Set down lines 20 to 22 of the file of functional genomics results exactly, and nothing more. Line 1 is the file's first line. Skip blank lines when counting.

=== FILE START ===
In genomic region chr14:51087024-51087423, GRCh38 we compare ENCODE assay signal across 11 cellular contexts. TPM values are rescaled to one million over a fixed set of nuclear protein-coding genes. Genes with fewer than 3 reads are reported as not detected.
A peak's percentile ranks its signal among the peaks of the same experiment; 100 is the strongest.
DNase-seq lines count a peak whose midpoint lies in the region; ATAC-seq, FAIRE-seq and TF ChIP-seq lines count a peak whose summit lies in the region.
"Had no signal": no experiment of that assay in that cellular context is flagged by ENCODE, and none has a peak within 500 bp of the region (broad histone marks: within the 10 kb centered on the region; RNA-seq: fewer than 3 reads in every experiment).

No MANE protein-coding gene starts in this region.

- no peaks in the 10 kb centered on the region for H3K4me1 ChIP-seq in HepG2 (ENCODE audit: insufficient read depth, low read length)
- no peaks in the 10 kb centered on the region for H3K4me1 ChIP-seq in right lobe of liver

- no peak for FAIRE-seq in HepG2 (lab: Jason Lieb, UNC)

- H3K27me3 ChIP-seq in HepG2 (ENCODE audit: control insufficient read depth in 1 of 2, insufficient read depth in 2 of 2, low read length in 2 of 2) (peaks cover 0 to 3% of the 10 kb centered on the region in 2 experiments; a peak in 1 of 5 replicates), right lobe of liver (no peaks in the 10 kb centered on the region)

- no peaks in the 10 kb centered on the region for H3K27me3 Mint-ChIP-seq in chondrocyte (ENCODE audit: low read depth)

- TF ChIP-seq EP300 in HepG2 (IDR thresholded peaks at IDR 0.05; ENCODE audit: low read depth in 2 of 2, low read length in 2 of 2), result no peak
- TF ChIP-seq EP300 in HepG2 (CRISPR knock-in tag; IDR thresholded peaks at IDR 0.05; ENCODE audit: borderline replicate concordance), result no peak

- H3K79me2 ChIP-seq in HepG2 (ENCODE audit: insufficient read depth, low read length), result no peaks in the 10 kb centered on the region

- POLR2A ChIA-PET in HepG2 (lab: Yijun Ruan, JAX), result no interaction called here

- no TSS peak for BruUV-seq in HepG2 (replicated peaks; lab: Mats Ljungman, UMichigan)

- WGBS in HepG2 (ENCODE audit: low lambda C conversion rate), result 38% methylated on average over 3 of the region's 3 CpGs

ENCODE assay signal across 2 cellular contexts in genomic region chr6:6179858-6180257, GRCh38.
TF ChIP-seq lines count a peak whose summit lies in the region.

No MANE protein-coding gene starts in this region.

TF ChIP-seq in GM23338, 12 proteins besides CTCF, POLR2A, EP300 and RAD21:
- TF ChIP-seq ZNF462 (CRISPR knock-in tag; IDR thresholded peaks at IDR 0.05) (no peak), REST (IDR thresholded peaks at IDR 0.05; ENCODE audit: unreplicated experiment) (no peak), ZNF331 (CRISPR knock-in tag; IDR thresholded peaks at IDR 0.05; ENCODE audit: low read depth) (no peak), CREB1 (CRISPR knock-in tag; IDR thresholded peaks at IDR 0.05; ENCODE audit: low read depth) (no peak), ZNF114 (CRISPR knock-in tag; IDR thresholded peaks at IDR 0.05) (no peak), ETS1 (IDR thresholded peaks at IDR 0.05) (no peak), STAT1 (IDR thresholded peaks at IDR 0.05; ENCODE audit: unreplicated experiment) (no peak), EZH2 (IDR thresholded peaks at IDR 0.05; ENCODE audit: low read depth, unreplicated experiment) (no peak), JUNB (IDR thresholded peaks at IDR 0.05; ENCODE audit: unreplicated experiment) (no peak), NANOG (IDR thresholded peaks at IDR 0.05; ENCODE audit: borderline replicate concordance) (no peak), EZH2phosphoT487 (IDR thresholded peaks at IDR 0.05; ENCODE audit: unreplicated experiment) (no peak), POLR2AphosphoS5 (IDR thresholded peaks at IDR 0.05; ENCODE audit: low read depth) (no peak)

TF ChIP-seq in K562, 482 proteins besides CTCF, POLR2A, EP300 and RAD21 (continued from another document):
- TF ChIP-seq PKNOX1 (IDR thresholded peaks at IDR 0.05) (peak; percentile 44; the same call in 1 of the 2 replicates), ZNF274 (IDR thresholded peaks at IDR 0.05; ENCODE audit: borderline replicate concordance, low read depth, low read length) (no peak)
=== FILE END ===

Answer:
TF ChIP-seq in GM23338, 12 proteins besides CTCF, POLR2A, EP300 and RAD21:
- TF ChIP-seq ZNF462 (CRISPR knock-in tag; IDR thresholded peaks at IDR 0.05) (no peak), REST (IDR thresholded peaks at IDR 0.05; ENCODE audit: unreplicated experiment) (no peak), ZNF331 (CRISPR knock-in tag; IDR thresholded peaks at IDR 0.05; ENCODE audit: low read depth) (no peak), CREB1 (CRISPR knock-in tag; IDR thresholded peaks at IDR 0.05; ENCODE audit: low read depth) (no peak), ZNF114 (CRISPR knock-in tag; IDR thresholded peaks at IDR 0.05) (no peak), ETS1 (IDR thresholded peaks at IDR 0.05) (no peak), STAT1 (IDR thresholded peaks at IDR 0.05; ENCODE audit: unreplicated experiment) (no peak), EZH2 (IDR thresholded peaks at IDR 0.05; ENCODE audit: low read depth, unreplicated experiment) (no peak), JUNB (IDR thresholded peaks at IDR 0.05; ENCODE audit: unreplicated experiment) (no peak), NANOG (IDR thresholded peaks at IDR 0.05; ENCODE audit: borderline replicate concordance) (no peak), EZH2phosphoT487 (IDR thresholded peaks at IDR 0.05; ENCODE audit: unreplicated experiment) (no peak), POLR2AphosphoS5 (IDR thresholded peaks at IDR 0.05; ENCODE audit: low read depth) (no peak)

TF ChIP-seq in K562, 482 proteins besides CTCF, POLR2A, EP300 and RAD21 (continued from another document):